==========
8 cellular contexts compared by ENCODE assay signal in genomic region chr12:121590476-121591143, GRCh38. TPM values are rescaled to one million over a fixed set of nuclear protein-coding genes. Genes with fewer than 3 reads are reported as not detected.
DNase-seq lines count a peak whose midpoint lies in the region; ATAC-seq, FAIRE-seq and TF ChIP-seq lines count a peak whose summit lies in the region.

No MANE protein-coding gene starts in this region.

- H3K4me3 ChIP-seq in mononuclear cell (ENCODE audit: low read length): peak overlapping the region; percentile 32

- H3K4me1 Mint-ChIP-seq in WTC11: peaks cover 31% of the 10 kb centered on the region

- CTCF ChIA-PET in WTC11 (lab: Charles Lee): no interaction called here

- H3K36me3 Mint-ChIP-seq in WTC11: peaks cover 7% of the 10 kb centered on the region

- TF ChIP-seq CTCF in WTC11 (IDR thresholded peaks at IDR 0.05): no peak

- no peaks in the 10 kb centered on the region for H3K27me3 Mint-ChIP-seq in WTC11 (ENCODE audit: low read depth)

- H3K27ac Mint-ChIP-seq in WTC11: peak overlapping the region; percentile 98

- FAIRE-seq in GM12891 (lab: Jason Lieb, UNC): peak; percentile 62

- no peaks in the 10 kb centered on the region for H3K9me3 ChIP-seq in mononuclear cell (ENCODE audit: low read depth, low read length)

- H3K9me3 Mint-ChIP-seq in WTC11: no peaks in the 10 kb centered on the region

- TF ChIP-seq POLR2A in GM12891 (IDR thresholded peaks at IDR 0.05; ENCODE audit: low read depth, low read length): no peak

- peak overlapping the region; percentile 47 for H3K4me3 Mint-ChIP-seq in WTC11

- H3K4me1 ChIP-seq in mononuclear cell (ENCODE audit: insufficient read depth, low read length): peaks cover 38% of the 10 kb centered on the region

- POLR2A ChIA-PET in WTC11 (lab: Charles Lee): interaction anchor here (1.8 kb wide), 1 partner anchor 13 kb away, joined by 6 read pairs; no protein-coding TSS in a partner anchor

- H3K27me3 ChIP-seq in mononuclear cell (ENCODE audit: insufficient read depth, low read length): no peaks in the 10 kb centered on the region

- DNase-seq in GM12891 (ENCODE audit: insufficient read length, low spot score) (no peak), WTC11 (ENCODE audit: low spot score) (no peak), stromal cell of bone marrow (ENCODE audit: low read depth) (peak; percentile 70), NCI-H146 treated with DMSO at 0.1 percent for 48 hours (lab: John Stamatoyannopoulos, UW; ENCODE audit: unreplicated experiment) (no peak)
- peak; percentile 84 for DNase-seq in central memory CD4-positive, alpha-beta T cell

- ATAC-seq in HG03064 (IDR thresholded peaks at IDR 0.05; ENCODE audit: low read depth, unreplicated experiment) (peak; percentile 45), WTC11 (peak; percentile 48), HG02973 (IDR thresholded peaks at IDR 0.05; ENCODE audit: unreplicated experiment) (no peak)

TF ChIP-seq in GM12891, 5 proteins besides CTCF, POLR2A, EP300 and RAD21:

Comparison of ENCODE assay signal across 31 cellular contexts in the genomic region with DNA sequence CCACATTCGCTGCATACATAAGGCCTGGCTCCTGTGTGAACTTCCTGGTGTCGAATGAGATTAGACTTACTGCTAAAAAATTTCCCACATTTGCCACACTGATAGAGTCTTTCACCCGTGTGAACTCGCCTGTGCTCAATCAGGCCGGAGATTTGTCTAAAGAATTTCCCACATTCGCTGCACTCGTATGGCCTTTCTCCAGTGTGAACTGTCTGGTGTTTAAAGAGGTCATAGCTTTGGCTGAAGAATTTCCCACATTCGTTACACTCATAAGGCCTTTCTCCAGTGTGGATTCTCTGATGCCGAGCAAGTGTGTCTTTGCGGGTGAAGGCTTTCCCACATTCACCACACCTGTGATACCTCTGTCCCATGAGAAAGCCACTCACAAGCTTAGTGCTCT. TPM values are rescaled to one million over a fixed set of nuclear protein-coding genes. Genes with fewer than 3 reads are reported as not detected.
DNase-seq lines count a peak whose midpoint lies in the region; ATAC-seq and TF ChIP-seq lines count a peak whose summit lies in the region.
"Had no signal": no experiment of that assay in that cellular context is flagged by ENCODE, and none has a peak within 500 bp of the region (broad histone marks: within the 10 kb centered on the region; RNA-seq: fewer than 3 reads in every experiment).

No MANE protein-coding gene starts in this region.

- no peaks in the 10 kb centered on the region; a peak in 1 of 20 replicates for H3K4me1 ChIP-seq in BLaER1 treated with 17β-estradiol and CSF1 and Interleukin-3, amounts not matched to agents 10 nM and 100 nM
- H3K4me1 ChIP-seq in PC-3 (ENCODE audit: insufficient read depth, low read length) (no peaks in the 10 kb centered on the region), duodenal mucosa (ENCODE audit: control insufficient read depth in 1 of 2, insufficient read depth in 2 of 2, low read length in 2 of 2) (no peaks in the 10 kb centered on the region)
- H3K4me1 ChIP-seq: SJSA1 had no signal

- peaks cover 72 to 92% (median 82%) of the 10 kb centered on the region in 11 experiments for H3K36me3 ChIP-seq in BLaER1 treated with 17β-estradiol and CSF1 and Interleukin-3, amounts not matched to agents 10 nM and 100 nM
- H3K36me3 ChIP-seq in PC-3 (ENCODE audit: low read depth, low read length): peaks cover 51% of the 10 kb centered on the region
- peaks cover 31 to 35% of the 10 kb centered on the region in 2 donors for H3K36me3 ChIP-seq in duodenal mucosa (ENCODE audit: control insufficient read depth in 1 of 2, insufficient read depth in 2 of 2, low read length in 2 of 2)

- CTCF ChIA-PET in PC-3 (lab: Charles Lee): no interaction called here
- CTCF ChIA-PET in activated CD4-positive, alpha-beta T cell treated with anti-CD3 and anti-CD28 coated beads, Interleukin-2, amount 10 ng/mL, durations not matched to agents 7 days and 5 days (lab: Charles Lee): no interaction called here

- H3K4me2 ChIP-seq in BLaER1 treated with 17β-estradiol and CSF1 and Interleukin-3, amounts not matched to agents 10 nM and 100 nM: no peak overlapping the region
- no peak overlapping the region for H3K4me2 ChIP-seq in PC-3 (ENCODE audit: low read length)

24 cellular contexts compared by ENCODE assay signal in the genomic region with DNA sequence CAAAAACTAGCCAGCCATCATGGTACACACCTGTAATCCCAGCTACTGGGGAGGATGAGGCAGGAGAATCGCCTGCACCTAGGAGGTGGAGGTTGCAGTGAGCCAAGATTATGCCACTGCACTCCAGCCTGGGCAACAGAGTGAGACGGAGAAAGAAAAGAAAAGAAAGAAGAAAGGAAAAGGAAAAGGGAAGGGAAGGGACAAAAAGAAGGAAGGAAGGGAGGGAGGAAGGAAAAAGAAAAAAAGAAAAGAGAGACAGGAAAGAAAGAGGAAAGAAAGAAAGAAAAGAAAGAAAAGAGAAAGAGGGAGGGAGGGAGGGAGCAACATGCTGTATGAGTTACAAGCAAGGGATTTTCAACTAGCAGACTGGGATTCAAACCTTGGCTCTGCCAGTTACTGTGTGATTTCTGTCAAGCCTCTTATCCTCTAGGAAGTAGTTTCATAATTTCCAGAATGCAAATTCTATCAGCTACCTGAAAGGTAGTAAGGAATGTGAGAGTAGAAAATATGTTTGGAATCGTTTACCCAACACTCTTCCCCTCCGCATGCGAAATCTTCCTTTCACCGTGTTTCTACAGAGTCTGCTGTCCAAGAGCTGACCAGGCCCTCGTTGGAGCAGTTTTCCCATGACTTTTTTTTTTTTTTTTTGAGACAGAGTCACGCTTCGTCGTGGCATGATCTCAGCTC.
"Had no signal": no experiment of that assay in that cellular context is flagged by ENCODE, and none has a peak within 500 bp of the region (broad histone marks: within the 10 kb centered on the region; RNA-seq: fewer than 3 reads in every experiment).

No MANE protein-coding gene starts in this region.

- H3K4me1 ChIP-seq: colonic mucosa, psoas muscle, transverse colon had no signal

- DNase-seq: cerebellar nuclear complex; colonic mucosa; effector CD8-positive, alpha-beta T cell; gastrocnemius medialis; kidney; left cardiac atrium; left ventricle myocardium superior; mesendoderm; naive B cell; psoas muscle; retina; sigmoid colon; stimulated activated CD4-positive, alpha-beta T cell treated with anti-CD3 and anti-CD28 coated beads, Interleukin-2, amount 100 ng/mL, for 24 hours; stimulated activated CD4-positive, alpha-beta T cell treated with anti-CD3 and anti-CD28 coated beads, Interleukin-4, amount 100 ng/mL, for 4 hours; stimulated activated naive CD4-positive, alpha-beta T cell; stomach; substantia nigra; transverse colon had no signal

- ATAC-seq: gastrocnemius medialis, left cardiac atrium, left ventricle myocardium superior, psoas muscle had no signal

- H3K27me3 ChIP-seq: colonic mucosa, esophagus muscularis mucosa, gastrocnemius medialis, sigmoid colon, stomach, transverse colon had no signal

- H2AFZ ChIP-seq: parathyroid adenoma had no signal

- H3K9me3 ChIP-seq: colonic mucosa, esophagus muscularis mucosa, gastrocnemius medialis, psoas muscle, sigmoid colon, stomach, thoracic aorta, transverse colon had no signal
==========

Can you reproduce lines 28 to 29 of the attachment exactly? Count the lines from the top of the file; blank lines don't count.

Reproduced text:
- H3K4me1 ChIP-seq in PC-3 (ENCODE audit: insufficient read depth, low read length) (no peaks in the 10 kb centered on the region), duodenal mucosa (ENCODE audit: control insufficient read depth in 1 of 2, insufficient read depth in 2 of 2, low read length in 2 of 2) (no peaks in the 10 kb centered on the region)
- H3K4me1 ChIP-seq: SJSA1 had no signal